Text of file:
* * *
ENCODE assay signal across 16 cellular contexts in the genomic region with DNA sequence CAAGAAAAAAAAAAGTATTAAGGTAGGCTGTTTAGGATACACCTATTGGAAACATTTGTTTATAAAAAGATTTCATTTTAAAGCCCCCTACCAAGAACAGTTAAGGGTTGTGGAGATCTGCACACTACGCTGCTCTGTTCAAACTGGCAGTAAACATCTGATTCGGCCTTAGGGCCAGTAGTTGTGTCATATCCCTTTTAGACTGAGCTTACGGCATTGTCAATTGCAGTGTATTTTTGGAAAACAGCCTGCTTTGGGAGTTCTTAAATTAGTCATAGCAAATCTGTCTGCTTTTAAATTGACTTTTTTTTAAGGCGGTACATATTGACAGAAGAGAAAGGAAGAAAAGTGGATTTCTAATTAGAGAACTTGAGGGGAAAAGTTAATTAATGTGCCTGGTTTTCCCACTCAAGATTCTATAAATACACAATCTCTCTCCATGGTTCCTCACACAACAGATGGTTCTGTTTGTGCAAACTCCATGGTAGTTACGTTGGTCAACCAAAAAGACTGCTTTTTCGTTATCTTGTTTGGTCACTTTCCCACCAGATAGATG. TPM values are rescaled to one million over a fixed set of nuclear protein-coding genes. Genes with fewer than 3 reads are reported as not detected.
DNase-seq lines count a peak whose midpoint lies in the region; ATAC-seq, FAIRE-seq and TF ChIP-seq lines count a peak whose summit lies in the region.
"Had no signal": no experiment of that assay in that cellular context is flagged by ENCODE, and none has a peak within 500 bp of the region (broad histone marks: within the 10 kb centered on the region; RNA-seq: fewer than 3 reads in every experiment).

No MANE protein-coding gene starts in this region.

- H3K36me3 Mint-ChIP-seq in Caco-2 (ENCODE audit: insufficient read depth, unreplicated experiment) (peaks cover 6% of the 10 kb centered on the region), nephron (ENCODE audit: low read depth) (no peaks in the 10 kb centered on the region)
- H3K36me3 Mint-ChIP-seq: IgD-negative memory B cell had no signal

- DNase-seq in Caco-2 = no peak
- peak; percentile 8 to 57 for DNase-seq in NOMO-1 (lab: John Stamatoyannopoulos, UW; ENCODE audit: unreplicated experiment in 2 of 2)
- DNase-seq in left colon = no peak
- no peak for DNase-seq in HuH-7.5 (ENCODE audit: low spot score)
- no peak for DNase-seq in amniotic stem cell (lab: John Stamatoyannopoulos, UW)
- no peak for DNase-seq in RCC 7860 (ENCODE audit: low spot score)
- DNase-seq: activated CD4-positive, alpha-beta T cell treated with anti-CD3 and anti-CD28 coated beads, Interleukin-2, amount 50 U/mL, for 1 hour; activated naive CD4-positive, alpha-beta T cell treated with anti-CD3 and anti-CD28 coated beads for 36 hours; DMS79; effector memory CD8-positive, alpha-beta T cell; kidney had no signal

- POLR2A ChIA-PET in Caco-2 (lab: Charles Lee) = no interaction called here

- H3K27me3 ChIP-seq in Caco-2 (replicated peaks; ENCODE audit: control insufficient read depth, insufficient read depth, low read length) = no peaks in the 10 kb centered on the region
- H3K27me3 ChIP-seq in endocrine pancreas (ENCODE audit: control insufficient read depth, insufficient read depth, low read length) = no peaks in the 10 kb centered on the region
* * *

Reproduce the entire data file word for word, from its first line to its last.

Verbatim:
ENCODE assay signal across 16 cellular contexts in the genomic region with DNA sequence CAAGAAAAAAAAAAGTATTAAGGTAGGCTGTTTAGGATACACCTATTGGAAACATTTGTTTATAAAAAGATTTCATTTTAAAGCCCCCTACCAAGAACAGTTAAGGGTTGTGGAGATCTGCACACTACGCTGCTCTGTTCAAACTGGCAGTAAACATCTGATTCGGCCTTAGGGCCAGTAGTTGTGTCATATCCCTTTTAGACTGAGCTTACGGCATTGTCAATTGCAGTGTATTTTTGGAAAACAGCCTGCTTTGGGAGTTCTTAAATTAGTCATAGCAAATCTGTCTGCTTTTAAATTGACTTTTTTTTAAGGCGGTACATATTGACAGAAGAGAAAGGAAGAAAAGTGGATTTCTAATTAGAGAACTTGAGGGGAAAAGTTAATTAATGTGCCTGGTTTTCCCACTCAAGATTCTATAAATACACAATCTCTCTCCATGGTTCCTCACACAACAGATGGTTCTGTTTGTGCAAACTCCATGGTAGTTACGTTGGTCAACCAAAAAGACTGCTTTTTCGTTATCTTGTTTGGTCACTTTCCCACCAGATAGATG. TPM values are rescaled to one million over a fixed set of nuclear protein-coding genes. Genes with fewer than 3 reads are reported as not detected.
DNase-seq lines count a peak whose midpoint lies in the region; ATAC-seq, FAIRE-seq and TF ChIP-seq lines count a peak whose summit lies in the region.
"Had no signal": no experiment of that assay in that cellular context is flagged by ENCODE, and none has a peak within 500 bp of the region (broad histone marks: within the 10 kb centered on the region; RNA-seq: fewer than 3 reads in every experiment).

No MANE protein-coding gene starts in this region.

- H3K36me3 Mint-ChIP-seq in Caco-2 (ENCODE audit: insufficient read depth, unreplicated experiment) (peaks cover 6% of the 10 kb centered on the region), nephron (ENCODE audit: low read depth) (no peaks in the 10 kb centered on the region)
- H3K36me3 Mint-ChIP-seq: IgD-negative memory B cell had no signal

- DNase-seq in Caco-2 = no peak
- peak; percentile 8 to 57 for DNase-seq in NOMO-1 (lab: John Stamatoyannopoulos, UW; ENCODE audit: unreplicated experiment in 2 of 2)
- DNase-seq in left colon = no peak
- no peak for DNase-seq in HuH-7.5 (ENCODE audit: low spot score)
- no peak for DNase-seq in amniotic stem cell (lab: John Stamatoyannopoulos, UW)
- no peak for DNase-seq in RCC 7860 (ENCODE audit: low spot score)
- DNase-seq: activated CD4-positive, alpha-beta T cell treated with anti-CD3 and anti-CD28 coated beads, Interleukin-2, amount 50 U/mL, for 1 hour; activated naive CD4-positive, alpha-beta T cell treated with anti-CD3 and anti-CD28 coated beads for 36 hours; DMS79; effector memory CD8-positive, alpha-beta T cell; kidney had no signal

- POLR2A ChIA-PET in Caco-2 (lab: Charles Lee) = no interaction called here

- H3K27me3 ChIP-seq in Caco-2 (replicated peaks; ENCODE audit: control insufficient read depth, insufficient read depth, low read length) = no peaks in the 10 kb centered on the region
- H3K27me3 ChIP-seq in endocrine pancreas (ENCODE audit: control insufficient read depth, insufficient read depth, low read length) = no peaks in the 10 kb centered on the region